Gin Blog | Filey Distillery

The Gin Craze of the 18th Century

by David Pendleton on Dec 01, 2022

The Gin Craze of the 18th Century

Exploring the Gin Craze of 18th Century England: A Look back by Filey Distillery's Maker and Historian Dr David.  

When it comes to gin, few figures loom as large in the history of the spirit as William Hogarth and his iconic 1751 etching 'Gin Lane'. The image, which depicts the devastating effects of gin addiction on the poor, was part of a wider political campaign against the uncontrolled production and sale of cheap gin. But while 'Gin Lane' may have helped to curb the excesses of the 18th-century gin craze, the spirit has since undergone a resurgence in popularity. Today, gin lovers can visit a variety of distilleries across the country to see how the spirit is made and sample different varieties. One such distillery is the Filey Gin Distillery located in the picturesque coastal town of Filey in North Yorkshire. 

The History of Gin 

Gin has a long and storied history, with roots dating back to the 1680s when the government encouraged distilling and the sale of gin. The goal was to prop up English grain prices and move the public away from French wine and brandy. At the time, France was the country’s religious and economic enemy. It has been contended that the taste for gin had been brought across the Channel by protestant English troops, who fought alongside the Dutch during the fight to free the Low Countries from the rule of Catholic Spain and create a Protestant state. The English saw the Dutch troops drinking genever before battles, they followed suit, hence the term Dutch Courage, and thereby acquired a taste for genever, which was later anglicized and shortened to gin. 

The Gin Craze 

In an attempt to exert control on the consumption of gin, the government passed the Gin Act of 1736 which imposed high taxes on sales, a two-gallon maximum sale quantity, and an annual licence for retail sales of £50. However, these measures only served to drive the trade underground. The retail sale license was such a failure that it was abolished in 1743. With weak controls on production and even less on sales, the country entered what is known as the Gin Craze.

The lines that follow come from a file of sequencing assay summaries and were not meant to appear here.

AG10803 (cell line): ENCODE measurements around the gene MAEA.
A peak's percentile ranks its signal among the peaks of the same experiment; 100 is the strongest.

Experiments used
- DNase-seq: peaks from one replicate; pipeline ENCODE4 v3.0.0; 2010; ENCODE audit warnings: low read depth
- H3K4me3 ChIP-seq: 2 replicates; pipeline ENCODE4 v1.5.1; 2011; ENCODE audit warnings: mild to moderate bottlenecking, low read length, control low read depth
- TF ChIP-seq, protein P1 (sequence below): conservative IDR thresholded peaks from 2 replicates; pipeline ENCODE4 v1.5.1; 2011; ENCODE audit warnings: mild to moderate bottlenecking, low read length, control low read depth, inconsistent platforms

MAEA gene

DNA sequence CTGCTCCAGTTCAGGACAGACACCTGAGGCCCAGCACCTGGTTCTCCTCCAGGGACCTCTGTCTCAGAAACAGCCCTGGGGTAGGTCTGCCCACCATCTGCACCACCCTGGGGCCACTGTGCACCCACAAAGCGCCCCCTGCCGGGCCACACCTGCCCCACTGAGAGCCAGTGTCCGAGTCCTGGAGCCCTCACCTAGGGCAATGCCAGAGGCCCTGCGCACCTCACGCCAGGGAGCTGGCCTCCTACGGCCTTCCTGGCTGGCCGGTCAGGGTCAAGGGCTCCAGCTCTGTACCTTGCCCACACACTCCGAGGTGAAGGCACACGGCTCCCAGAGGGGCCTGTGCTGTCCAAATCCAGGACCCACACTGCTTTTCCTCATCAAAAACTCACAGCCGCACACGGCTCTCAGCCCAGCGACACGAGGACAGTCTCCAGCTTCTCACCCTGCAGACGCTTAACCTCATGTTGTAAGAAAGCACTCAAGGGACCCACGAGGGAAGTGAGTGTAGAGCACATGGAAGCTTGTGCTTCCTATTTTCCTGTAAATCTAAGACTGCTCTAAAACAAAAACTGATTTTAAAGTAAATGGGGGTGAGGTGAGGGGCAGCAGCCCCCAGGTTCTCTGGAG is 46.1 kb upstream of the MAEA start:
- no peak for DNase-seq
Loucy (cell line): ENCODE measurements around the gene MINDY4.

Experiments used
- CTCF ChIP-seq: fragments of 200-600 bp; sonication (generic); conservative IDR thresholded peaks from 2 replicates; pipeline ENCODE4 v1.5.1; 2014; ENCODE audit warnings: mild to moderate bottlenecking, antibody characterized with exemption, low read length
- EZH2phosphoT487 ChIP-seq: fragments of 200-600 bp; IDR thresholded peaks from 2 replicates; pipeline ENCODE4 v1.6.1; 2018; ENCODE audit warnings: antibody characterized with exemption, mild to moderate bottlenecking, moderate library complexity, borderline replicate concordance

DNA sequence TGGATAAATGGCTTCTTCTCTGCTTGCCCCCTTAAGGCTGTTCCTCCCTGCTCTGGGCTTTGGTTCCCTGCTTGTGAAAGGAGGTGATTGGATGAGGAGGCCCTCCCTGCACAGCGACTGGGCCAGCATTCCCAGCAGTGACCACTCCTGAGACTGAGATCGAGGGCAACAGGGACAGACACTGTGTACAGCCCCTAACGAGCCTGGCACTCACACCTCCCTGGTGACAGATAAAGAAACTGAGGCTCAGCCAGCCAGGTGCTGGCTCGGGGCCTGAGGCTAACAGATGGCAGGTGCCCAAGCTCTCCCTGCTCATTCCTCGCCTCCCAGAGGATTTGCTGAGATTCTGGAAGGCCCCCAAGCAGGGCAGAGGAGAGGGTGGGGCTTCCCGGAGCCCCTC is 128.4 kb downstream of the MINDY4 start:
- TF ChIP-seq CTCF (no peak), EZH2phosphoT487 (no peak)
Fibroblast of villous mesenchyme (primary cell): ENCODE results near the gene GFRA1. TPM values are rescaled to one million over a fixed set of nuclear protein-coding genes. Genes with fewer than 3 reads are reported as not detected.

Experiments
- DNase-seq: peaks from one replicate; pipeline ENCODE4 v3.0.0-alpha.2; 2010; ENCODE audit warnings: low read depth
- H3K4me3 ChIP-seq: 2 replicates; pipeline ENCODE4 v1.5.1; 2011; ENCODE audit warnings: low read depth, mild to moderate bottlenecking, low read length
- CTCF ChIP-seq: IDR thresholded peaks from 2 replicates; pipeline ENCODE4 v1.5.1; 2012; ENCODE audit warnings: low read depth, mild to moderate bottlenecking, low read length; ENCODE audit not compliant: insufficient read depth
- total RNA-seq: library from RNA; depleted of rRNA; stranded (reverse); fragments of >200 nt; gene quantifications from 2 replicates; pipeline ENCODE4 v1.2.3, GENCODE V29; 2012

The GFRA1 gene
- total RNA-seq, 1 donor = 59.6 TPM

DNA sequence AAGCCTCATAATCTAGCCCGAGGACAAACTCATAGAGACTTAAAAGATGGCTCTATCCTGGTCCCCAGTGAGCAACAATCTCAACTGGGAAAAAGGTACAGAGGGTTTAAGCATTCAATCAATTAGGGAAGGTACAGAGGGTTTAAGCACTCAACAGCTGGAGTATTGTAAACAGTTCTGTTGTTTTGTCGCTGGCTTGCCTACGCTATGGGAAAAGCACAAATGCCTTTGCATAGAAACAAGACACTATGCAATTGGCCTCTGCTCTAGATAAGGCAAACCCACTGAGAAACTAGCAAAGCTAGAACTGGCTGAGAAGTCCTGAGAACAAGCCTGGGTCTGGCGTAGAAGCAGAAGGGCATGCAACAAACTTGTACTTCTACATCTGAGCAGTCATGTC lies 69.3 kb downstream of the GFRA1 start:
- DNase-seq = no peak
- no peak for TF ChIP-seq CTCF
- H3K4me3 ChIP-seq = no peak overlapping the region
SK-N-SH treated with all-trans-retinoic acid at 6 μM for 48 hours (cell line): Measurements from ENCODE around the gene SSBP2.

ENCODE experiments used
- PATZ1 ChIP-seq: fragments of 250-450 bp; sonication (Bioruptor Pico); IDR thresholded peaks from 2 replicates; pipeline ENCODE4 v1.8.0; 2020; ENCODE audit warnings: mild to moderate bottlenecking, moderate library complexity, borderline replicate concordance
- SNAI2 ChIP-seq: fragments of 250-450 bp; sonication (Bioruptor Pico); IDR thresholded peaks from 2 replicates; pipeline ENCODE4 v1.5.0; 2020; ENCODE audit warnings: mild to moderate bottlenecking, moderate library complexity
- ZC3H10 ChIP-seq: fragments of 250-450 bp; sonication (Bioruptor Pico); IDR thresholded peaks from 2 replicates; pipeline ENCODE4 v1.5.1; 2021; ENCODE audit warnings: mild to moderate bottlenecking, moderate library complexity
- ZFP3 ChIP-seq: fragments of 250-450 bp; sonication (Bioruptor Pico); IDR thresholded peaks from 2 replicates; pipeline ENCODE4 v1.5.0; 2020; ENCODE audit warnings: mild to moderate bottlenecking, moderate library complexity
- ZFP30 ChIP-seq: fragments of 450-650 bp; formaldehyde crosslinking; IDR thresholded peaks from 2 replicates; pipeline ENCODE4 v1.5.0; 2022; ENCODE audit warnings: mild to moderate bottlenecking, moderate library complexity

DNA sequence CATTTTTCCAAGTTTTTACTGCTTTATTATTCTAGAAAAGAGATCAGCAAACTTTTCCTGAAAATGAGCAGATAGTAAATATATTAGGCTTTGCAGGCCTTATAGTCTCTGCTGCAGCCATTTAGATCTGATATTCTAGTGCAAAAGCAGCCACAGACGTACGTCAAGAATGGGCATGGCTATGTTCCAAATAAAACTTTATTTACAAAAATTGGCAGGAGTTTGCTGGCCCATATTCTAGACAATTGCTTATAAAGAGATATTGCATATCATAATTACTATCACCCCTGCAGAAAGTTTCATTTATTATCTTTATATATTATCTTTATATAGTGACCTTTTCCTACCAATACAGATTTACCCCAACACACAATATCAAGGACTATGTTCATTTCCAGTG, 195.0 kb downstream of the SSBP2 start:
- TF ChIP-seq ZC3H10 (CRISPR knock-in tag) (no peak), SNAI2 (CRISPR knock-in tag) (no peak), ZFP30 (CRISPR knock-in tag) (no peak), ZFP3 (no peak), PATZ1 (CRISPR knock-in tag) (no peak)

The Impact of the Gin Craze  

The Gin Craze had a particularly devastating impact on the poor of society. It was said that they had but two pleasures; sexual intercourse and gin. As the latter lasted longer, it was gin that was the preferred escape from a grim and often short life. At one point, it was estimated that up to a quarter of all residences in the poorer parts of London were gin shops, they often went hand-in-hand with moving on stolen goods and prostitution. 

The Role of Hogarth's Etchings 

The success of Hogarth's etchings, Gin Lane and Beer Street, can be measured by the fact that later the same year the Gin Act of 1751 was passed. This Act dramatically reduced gin consumption and placed the spirit into disrepute for another century. The Act expressly prohibited distillers from selling gin to unlicensed merchants, imposed high fees on those same merchants, and restricted retail licenses to those with large properties. To help draw the public away from gin, the importation of tea was encouraged, and in particular, men were encouraged to drink beer. 

The Legacy of the Gin Craze 

It is a startling fact that the 1751 Act shaped the drinking habits of Britain for two and a half centuries. But it wasn’t just Hogarth who lampooned society during the Gin Craze. George Cruikshank, a caricaturist and book illustrator, was known as the ‘modern Hogarth’. He was a close friend of Charles Dickens and illustrated many of his books, most famously the 1838 novel Oliver Twist. 

Join us in our next history blog to hear more about Cruikshank and the temperance movement.